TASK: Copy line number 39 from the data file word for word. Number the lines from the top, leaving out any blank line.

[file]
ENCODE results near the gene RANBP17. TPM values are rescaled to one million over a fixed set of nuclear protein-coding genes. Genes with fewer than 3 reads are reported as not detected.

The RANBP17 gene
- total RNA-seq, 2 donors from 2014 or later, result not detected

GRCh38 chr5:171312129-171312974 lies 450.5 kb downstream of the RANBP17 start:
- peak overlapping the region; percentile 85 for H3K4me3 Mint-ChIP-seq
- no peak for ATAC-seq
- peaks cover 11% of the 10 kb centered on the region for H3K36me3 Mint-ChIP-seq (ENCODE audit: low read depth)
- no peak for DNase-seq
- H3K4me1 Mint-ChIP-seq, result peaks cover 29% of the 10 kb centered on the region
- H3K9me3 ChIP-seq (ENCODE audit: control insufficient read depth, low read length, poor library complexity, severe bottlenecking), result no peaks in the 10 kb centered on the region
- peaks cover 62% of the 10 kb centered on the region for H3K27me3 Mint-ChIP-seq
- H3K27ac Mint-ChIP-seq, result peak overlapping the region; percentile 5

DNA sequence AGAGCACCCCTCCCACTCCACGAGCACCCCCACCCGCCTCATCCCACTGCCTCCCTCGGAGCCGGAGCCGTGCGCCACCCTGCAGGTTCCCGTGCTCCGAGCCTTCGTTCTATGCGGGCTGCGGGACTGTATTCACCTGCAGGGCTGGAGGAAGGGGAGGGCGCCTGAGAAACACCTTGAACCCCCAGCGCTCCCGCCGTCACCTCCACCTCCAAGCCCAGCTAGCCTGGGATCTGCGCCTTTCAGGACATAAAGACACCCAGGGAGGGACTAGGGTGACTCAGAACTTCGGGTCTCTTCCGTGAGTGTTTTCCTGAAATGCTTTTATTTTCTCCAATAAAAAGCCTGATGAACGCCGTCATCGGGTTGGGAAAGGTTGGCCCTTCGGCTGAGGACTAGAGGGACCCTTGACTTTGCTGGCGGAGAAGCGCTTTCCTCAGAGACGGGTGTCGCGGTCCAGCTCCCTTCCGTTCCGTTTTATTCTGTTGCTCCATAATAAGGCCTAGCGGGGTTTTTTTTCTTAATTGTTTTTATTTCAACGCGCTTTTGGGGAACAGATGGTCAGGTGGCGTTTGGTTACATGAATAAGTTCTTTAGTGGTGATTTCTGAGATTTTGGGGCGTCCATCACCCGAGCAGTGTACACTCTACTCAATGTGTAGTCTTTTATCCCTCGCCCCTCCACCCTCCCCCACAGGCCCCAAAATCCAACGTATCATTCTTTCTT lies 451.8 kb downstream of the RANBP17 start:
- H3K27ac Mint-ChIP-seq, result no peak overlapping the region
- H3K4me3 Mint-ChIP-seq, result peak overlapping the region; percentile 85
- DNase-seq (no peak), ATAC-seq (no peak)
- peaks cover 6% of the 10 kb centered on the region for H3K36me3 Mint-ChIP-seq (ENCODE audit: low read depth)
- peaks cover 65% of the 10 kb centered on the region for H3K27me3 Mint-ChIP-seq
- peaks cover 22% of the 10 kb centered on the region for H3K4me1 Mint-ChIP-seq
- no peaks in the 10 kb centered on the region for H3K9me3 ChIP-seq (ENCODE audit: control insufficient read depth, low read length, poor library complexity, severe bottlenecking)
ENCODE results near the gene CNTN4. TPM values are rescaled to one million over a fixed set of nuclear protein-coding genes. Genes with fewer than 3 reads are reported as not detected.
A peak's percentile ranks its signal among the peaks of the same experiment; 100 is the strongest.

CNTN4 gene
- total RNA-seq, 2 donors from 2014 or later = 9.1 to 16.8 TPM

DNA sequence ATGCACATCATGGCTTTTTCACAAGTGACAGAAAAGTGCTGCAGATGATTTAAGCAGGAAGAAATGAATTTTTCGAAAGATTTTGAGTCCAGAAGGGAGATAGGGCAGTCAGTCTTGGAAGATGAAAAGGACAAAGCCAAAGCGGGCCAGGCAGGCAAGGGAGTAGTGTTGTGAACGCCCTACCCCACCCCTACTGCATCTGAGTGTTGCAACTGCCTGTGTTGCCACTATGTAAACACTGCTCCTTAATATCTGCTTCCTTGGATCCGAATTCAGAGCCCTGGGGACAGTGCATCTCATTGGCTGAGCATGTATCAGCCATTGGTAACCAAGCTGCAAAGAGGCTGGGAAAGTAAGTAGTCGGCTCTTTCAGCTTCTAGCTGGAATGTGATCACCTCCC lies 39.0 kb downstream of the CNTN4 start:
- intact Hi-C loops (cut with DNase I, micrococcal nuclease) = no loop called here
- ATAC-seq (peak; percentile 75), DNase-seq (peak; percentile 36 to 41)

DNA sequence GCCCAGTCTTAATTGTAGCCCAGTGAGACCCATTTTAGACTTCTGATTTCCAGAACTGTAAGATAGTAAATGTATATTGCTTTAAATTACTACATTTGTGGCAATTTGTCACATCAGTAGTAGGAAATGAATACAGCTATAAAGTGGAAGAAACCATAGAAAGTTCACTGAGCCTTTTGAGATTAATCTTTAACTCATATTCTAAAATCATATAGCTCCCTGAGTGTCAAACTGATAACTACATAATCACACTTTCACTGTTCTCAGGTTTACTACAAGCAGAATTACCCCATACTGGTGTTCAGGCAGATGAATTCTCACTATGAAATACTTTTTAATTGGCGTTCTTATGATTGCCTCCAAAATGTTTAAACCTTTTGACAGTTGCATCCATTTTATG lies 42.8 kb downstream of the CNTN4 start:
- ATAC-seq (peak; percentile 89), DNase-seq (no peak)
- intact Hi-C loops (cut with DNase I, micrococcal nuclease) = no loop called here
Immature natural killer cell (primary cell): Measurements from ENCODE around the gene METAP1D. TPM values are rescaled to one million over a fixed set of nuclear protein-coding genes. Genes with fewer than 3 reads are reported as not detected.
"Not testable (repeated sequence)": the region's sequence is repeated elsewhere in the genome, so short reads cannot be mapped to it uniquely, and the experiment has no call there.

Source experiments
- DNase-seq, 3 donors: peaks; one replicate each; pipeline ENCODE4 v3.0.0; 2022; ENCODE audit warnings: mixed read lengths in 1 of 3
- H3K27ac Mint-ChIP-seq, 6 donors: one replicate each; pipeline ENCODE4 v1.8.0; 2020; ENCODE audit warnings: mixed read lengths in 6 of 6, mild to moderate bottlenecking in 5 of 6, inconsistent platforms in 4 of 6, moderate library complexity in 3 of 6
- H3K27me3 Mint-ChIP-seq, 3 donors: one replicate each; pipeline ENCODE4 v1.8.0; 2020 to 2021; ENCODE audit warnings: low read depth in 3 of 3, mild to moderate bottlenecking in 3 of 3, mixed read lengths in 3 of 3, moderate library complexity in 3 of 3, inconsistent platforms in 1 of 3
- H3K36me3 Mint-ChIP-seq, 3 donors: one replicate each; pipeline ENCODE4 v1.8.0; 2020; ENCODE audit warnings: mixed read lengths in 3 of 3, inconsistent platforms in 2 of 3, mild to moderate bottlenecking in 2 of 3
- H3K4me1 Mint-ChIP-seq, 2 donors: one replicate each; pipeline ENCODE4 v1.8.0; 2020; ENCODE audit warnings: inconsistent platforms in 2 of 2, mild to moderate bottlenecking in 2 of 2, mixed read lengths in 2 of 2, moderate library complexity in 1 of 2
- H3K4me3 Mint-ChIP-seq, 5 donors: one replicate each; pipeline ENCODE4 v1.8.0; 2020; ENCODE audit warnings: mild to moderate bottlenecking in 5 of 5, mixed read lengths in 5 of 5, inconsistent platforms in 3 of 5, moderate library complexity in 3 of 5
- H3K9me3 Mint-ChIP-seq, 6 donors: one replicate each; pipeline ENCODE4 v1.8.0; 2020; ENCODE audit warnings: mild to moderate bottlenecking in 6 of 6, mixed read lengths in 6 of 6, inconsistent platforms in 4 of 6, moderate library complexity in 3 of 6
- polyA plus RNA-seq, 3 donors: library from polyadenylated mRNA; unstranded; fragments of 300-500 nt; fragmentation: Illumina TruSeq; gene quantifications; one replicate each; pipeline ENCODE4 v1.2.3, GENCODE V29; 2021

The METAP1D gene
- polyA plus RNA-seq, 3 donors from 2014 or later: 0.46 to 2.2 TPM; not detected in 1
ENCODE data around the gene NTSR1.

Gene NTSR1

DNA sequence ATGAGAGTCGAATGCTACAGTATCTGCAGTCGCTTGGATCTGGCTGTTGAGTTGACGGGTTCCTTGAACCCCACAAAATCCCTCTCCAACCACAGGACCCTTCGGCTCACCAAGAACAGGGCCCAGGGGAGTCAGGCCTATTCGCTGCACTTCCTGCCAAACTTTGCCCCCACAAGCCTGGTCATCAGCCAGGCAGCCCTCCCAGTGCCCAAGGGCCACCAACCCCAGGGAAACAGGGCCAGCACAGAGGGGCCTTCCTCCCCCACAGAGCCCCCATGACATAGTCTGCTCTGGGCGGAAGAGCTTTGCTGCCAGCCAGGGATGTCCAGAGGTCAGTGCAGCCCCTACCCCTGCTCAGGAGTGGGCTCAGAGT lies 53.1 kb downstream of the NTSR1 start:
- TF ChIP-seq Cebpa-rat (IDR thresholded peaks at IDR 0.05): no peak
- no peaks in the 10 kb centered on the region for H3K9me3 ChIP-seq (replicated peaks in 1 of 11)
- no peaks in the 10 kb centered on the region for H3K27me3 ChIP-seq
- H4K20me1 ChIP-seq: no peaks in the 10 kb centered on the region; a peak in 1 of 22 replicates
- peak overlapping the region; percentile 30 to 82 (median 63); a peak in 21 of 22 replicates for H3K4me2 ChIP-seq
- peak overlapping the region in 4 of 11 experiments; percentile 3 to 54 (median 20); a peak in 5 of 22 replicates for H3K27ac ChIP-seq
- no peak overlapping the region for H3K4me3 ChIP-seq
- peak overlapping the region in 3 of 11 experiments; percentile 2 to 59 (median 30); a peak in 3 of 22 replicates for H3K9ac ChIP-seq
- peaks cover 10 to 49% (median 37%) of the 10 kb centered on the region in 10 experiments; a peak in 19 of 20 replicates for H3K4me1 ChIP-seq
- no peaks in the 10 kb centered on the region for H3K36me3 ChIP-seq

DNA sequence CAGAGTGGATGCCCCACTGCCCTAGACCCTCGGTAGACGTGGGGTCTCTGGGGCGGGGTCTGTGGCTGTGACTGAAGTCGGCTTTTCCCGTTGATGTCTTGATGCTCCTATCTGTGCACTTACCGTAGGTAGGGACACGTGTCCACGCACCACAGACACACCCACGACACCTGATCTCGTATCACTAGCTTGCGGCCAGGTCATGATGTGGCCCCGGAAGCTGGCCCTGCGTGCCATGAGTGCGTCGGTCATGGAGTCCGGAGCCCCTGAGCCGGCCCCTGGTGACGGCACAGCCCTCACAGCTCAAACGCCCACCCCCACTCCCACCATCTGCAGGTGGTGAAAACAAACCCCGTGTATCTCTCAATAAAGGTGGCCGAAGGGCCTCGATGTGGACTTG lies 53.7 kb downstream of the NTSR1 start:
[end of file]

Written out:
- H3K4me3 Mint-ChIP-seq, 5 donors: one replicate each; pipeline ENCODE4 v1.8.0; 2020; ENCODE audit warnings: mild to moderate bottlenecking in 5 of 5, mixed read lengths in 5 of 5, inconsistent platforms in 3 of 5, moderate library complexity in 3 of 5